Earlier this month, Atari released revenue figures for the fiscal year 2004. It reported a $65 million drop in revenues for the year--from $534.2 million in FY2003 to $468.9 million in FY2004, ending March 31, 2004.
Today, Atari's parent company, Infogrames, elaborated on those figures. For the FY ending March 31, 2004, Infogrames tallied net losses of 31.5 million euros ($38.2 million), compared to losses of 110 million euros ($135 million) the year previous. The net loss, while substantially less than last year's loss, was more than analysts had expected, Reuters reported.
In addition, the company's operating profit was 2.6 million euros ($3.2 million) this fiscal year compared with a 6.9 million euro ($8.4 million) loss the previous year. The company today touted a reduction in its debt as well, stating that debt had been cut by a third, from 467 million euros ($573 million) last year to 313 million euros ($384 million) for the most recent fiscal year ending March 31, 2004.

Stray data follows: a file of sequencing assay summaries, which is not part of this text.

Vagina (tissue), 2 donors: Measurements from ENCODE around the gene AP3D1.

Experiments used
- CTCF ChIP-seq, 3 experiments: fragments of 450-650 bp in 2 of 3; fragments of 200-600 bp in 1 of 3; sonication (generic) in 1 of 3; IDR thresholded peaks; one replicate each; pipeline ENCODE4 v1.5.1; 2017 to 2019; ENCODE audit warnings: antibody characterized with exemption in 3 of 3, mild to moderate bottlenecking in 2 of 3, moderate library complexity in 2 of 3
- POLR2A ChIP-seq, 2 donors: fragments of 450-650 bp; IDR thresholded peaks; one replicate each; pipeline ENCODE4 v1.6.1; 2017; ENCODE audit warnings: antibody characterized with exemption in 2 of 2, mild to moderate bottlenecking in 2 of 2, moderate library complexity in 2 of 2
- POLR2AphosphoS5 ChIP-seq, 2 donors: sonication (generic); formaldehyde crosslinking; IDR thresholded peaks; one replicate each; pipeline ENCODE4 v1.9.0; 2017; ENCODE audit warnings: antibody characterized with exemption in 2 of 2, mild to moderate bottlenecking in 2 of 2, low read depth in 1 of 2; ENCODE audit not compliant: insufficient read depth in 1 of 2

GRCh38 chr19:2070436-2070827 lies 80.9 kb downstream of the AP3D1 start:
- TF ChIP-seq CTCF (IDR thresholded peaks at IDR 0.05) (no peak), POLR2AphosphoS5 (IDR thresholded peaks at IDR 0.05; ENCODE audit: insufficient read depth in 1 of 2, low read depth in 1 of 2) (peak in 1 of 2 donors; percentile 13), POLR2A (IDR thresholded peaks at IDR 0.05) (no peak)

As far as company strategy going forward, Infogrames CEO Bruno Bonnell is apparently following a "less is more" approach. "We have a smaller games catalog this year because we are concentrating on our franchises. This will give us a better operating margin," he told the Dow Jones Newswires.
Bonnell had previously stated that the company would pursue a "fewer but bigger titles" approach to publishing. On May 6, Bonnell stated that the company expected to release only 45 games in FY2005 compared to the 75 it released in FY2004.
Additionally, Bonnell made it clear that for the foreseeable future, his company was planning no new movie-based games. Costs associated with the development and marketing of Enter the Matrix reportedly cost the company 40 million euros ($50 million) in FY2004.
Shares in the company have dropped 44 percent this year, attributed primarily to the delayed release of Driver 3--a game that Reuters states is costing the company close to 51 million euros ($62 million) in production and marketing. Driver 3 is due to ship on June 1, 2004.
In Paris today, Infogrames shares slid an additional 4.78 percent to 2.39 euros. On Wall Street, Atari shares shed 4.1 percent in value, closing at $2.81.